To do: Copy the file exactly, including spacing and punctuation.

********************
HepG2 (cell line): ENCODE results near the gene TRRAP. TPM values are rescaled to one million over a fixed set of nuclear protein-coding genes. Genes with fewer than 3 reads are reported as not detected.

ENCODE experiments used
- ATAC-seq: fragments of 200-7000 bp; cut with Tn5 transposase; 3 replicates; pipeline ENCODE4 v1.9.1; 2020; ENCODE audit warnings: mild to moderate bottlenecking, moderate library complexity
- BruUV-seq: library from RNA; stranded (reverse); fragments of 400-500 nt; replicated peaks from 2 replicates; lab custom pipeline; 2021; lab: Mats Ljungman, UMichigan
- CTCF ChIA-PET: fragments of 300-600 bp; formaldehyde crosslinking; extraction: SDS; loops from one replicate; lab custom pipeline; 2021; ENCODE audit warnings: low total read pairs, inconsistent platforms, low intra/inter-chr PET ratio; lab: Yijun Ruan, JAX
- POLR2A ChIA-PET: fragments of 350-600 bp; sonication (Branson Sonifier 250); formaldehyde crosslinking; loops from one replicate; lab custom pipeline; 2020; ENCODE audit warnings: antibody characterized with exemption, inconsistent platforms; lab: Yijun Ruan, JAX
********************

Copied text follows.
HepG2 (cell line): ENCODE results near the gene TRRAP. TPM values are rescaled to one million over a fixed set of nuclear protein-coding genes. Genes with fewer than 3 reads are reported as not detected.

ENCODE experiments used
- ATAC-seq: fragments of 200-7000 bp; cut with Tn5 transposase; 3 replicates; pipeline ENCODE4 v1.9.1; 2020; ENCODE audit warnings: mild to moderate bottlenecking, moderate library complexity
- BruUV-seq: library from RNA; stranded (reverse); fragments of 400-500 nt; replicated peaks from 2 replicates; lab custom pipeline; 2021; lab: Mats Ljungman, UMichigan
- CTCF ChIA-PET: fragments of 300-600 bp; formaldehyde crosslinking; extraction: SDS; loops from one replicate; lab custom pipeline; 2021; ENCODE audit warnings: low total read pairs, inconsistent platforms, low intra/inter-chr PET ratio; lab: Yijun Ruan, JAX
- POLR2A ChIA-PET: fragments of 350-600 bp; sonication (Branson Sonifier 250); formaldehyde crosslinking; loops from one replicate; lab custom pipeline; 2020; ENCODE audit warnings: antibody characterized with exemption, inconsistent platforms; lab: Yijun Ruan, JAX